With the game tied at 65-apiece and 22 seconds left in regulation, Harvard women’s basketball coach Kathy Delaney-Smith called a timeout to set up the final possession against a tough Northeastern squad.
The play was designed to get the ball into senior forward Temi Fagbenle’s hands—Fagbenle had notched a double-double in the first half alone, and her stature and experience made it an easy go-to call for Delaney-Smith for the final possession.
But when senior guard Ali Curtis tossed the ball to Fagbenle, the 6’4” forward was immediately triple-teamed. Fagbenle dumped the ball off to junior forward AnnMarie Healy, who dribbled under the basket, turned around, and pulled up for the short jumper. One missed Northeastern (2-5) layup later, and the Crimson (5-4) survived a nail-biter, 67-65.
“The whole plan was for [Fagbenle] to take it and get it to the hoop, and they definitely put a lot of pressure on her…so she took a chance on me,” Healy said.
The Crimson employed a zone defense from the get-go, stifling the Huskies’ early on. Northeastern shot just 24.3 percent from the floor in the first half, and Harvard took advantage of the missed buckets to take a six-point lead into the break, with Fagbenle tallying 10 points and as many rebounds to lead the charge.
Then, the Huskies jumped into an offensive groove. After scoring just eight points in the first 13 minutes of the game, Northeastern capitalized on a slew of second-half Crimson turnovers and Harvard’s 1-for-10 shooting to open up the half to embark on a 12-2 run to open the half. With about nine minutes remaining, the visitors had not only wiped away the deficit but also had built a 10-point lead.
But the Huskies’ defensive aggressiveness—including a full-court press that caused a few of Harvard’s 11 second-half turnovers—also created foul trouble that put Northeastern in the penalty with eight minutes to go. The Crimson got to the free-throw line 21 times, making 16, compared to the Huskies’ 12, to slowly climb back into the game.
“We were able to get the points without the clock running, so especially when you’re down, that is a big deal, when you’re trying to get back from a pretty big deficit,” Healy said.
Both teams began the game uncharacteristically cold from downtown, shooting a combined 0-for-17 from three after shooting 33 percent all season. But after missing its first 16 treys, Harvard began hitting shots when it counted.
Junior guard Shilpa Tummala, who took second in a national three-point shooting contest in high school, knocked down a trey with 5:44 remaining to cut Northeastern’s lead to one. A few Crimson free throws later, and the home team regained the lead.
Then, captain Erin McDonnell—who had been 0-for-4 from beyond the arc—hit back-to-back treys, but Northeastern responded each time with threes of its own to keep the game tight down the stretch.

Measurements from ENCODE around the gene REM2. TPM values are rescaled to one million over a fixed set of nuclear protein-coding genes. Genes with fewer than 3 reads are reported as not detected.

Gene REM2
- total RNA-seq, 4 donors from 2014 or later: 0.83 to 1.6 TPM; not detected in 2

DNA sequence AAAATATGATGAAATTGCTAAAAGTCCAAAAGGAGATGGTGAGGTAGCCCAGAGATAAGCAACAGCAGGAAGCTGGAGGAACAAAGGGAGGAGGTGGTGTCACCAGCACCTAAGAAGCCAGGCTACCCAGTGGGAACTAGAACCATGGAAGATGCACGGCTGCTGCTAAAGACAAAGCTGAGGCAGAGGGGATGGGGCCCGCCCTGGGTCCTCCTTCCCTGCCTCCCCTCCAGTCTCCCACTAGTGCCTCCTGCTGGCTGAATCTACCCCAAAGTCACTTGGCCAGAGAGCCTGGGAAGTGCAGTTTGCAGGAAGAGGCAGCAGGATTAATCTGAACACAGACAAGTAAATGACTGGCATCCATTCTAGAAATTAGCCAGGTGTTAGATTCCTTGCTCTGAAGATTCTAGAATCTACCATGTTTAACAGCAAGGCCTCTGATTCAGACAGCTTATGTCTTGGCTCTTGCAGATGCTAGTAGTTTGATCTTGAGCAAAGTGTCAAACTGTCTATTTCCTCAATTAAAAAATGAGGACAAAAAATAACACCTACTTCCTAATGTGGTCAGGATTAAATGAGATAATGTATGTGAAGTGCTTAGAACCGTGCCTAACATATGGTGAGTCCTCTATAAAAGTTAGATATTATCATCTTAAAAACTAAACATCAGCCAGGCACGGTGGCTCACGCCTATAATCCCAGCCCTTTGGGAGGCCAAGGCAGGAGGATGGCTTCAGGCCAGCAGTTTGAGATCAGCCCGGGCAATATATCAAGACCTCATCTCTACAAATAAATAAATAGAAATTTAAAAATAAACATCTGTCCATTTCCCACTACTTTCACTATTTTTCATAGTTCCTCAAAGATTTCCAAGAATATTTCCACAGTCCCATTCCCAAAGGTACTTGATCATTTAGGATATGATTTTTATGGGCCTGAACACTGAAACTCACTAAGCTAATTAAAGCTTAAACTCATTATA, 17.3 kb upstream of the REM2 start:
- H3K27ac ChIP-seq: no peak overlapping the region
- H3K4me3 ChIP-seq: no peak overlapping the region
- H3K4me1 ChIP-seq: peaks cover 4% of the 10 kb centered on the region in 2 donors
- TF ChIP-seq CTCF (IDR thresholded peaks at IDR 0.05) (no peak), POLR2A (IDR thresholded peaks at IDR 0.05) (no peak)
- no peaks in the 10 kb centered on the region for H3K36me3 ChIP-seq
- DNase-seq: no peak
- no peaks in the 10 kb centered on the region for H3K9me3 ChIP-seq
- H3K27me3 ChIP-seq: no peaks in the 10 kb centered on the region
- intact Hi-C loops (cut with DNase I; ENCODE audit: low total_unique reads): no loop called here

“Erin has spent her entire career getting punished if she doesn’t catch and shoot when she’s open,” Delaney-Smith said. “However, Erin was not hitting those threes, or any of her shots, but you don’t ever tell an unselfish shooter like Erin to stop shooting, because then when you need her she’s not going to be able to hit it, so...our philosophy here for a shooter like Erin is to just keep shooting.”
After a month of playing on the road, Harvard finally returned home to Lavietes Pavilion, and the hardwood wasn’t the only thing familiar on Saturday.
On top of playing during finals period—five Crimson players took exams Saturday morning—Harvard had the additional challenge of facing a Northeastern squad that was coached by Kelly Cole, who was on Harvard’s sidelines for the previous two years as an assistant coach.
“Even way before she came to Harvard, I thought she should have been head coach somewhere, so I loved that she was with us for two years,” Delaney-Smith said. “I knew that it would be a chess match. We both did game adjustments that we probably knew each other were doing, so it was great.”
—Staff writer Samantha Lin can be reached at firstname.lastname@example.org.
Women Cagers Cruise, Roll Over Smith, 76-59On an evening where someone named Fink poured in 24 points and came up with five steals for the opposition,
Hoopsters Clawed by Eagles, 55-50, Despite Gallant Second-Half RallyThe Harvard women's basketball team is almost to the point of playing a complete game. And "almost" would be fine
W. Cagers Edge Minutewomen, 55-51Junior shooting guard Erin Maher was on from the very beginning of last Saturday's contest against the University of Massachusetts.
Harvard Union.The Harvard Union holds its regular weekly debate tonight at 7.30, in Sever 11. The subject for debate is: "Resolved,
Cambridge Wins 3rd Place In National Safety ContestFor the jaywalker, Cambridge is the third safest city of its size in the United States. At a meeting of